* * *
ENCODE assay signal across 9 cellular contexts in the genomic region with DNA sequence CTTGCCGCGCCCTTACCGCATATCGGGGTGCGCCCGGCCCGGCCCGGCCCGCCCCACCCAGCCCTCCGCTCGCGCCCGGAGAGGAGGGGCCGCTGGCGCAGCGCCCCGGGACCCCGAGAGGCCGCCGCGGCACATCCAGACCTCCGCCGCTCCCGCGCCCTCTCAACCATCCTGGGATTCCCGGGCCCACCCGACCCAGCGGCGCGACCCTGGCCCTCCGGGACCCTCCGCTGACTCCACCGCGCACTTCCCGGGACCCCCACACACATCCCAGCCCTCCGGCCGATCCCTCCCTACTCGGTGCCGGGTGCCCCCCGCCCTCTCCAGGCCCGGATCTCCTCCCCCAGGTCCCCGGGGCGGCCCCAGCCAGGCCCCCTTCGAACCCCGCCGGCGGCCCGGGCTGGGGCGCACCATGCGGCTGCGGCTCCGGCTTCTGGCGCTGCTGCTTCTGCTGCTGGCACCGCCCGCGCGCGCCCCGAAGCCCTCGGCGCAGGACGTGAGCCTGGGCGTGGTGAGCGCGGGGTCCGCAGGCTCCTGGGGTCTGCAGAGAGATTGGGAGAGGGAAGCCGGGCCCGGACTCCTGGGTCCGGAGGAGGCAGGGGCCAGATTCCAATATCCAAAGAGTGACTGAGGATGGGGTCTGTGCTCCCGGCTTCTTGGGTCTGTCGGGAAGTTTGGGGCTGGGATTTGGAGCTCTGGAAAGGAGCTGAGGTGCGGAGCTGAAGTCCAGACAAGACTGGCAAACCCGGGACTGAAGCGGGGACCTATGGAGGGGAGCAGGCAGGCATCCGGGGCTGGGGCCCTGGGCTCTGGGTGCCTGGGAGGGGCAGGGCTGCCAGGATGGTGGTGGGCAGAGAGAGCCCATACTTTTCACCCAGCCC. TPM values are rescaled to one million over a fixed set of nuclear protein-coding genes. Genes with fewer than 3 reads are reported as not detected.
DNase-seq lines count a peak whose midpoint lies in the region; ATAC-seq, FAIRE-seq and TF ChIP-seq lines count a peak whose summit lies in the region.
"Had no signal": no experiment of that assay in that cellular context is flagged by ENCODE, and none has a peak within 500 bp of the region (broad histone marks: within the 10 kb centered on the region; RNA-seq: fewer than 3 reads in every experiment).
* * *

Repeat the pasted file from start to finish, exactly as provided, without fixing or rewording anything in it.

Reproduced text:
ENCODE assay signal across 9 cellular contexts in the genomic region with DNA sequence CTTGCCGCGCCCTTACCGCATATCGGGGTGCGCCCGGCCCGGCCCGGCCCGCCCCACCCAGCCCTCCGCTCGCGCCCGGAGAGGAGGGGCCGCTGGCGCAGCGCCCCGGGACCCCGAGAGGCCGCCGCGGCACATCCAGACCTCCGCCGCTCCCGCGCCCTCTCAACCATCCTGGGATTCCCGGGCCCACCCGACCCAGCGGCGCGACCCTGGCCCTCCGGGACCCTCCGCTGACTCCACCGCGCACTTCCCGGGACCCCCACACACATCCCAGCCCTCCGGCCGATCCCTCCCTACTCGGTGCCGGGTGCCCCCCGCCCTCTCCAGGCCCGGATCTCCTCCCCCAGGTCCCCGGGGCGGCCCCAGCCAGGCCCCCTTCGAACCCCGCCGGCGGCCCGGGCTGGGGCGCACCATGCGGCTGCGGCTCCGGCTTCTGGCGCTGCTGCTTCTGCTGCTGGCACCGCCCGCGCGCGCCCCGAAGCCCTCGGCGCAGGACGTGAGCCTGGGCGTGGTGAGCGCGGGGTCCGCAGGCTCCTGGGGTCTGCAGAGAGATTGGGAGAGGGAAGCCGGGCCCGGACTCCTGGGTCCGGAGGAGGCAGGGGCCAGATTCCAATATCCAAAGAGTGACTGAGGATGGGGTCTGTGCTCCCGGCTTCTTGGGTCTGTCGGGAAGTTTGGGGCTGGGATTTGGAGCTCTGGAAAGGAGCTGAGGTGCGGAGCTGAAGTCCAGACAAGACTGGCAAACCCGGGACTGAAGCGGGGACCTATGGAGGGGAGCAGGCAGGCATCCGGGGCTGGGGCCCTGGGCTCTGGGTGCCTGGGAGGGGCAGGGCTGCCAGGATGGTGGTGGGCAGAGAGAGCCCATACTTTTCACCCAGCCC. TPM values are rescaled to one million over a fixed set of nuclear protein-coding genes. Genes with fewer than 3 reads are reported as not detected.
DNase-seq lines count a peak whose midpoint lies in the region; ATAC-seq, FAIRE-seq and TF ChIP-seq lines count a peak whose summit lies in the region.
"Had no signal": no experiment of that assay in that cellular context is flagged by ENCODE, and none has a peak within 500 bp of the region (broad histone marks: within the 10 kb centered on the region; RNA-seq: fewer than 3 reads in every experiment).